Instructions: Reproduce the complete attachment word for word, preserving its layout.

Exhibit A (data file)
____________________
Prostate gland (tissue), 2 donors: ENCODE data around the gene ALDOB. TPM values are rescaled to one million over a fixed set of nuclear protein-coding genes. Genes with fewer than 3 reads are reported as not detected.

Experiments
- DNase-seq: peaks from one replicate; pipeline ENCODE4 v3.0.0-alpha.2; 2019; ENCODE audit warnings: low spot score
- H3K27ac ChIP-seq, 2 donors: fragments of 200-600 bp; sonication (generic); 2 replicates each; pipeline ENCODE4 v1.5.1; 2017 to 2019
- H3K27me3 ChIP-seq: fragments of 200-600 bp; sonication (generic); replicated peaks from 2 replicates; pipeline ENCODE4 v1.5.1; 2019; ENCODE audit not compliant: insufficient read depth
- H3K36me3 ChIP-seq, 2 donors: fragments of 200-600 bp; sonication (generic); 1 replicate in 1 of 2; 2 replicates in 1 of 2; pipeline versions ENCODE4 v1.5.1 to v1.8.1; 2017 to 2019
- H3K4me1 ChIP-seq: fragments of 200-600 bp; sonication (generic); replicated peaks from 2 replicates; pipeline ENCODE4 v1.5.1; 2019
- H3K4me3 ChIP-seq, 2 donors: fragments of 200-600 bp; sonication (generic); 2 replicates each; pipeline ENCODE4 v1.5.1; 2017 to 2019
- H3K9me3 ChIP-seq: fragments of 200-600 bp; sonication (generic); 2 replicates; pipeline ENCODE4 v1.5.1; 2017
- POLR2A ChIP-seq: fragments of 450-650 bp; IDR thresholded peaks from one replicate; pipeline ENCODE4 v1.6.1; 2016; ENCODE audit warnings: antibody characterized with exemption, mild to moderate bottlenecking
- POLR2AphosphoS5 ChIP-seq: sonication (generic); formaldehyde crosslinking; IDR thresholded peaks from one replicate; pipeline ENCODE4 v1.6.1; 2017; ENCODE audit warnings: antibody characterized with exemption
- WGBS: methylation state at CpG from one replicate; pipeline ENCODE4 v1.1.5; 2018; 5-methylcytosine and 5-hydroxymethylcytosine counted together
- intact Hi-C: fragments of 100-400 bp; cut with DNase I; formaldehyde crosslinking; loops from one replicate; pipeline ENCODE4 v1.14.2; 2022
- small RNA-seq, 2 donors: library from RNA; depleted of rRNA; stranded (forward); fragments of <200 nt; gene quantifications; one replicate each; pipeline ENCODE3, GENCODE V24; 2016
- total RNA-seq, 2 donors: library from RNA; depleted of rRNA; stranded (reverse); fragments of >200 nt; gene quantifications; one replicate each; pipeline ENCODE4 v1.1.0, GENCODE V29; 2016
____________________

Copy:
Prostate gland (tissue), 2 donors: ENCODE data around the gene ALDOB. TPM values are rescaled to one million over a fixed set of nuclear protein-coding genes. Genes with fewer than 3 reads are reported as not detected.

Experiments
- DNase-seq: peaks from one replicate; pipeline ENCODE4 v3.0.0-alpha.2; 2019; ENCODE audit warnings: low spot score
- H3K27ac ChIP-seq, 2 donors: fragments of 200-600 bp; sonication (generic); 2 replicates each; pipeline ENCODE4 v1.5.1; 2017 to 2019
- H3K27me3 ChIP-seq: fragments of 200-600 bp; sonication (generic); replicated peaks from 2 replicates; pipeline ENCODE4 v1.5.1; 2019; ENCODE audit not compliant: insufficient read depth
- H3K36me3 ChIP-seq, 2 donors: fragments of 200-600 bp; sonication (generic); 1 replicate in 1 of 2; 2 replicates in 1 of 2; pipeline versions ENCODE4 v1.5.1 to v1.8.1; 2017 to 2019
- H3K4me1 ChIP-seq: fragments of 200-600 bp; sonication (generic); replicated peaks from 2 replicates; pipeline ENCODE4 v1.5.1; 2019
- H3K4me3 ChIP-seq, 2 donors: fragments of 200-600 bp; sonication (generic); 2 replicates each; pipeline ENCODE4 v1.5.1; 2017 to 2019
- H3K9me3 ChIP-seq: fragments of 200-600 bp; sonication (generic); 2 replicates; pipeline ENCODE4 v1.5.1; 2017
- POLR2A ChIP-seq: fragments of 450-650 bp; IDR thresholded peaks from one replicate; pipeline ENCODE4 v1.6.1; 2016; ENCODE audit warnings: antibody characterized with exemption, mild to moderate bottlenecking
- POLR2AphosphoS5 ChIP-seq: sonication (generic); formaldehyde crosslinking; IDR thresholded peaks from one replicate; pipeline ENCODE4 v1.6.1; 2017; ENCODE audit warnings: antibody characterized with exemption
- WGBS: methylation state at CpG from one replicate; pipeline ENCODE4 v1.1.5; 2018; 5-methylcytosine and 5-hydroxymethylcytosine counted together
- intact Hi-C: fragments of 100-400 bp; cut with DNase I; formaldehyde crosslinking; loops from one replicate; pipeline ENCODE4 v1.14.2; 2022
- small RNA-seq, 2 donors: library from RNA; depleted of rRNA; stranded (forward); fragments of <200 nt; gene quantifications; one replicate each; pipeline ENCODE3, GENCODE V24; 2016
- total RNA-seq, 2 donors: library from RNA; depleted of rRNA; stranded (reverse); fragments of >200 nt; gene quantifications; one replicate each; pipeline ENCODE4 v1.1.0, GENCODE V29; 2016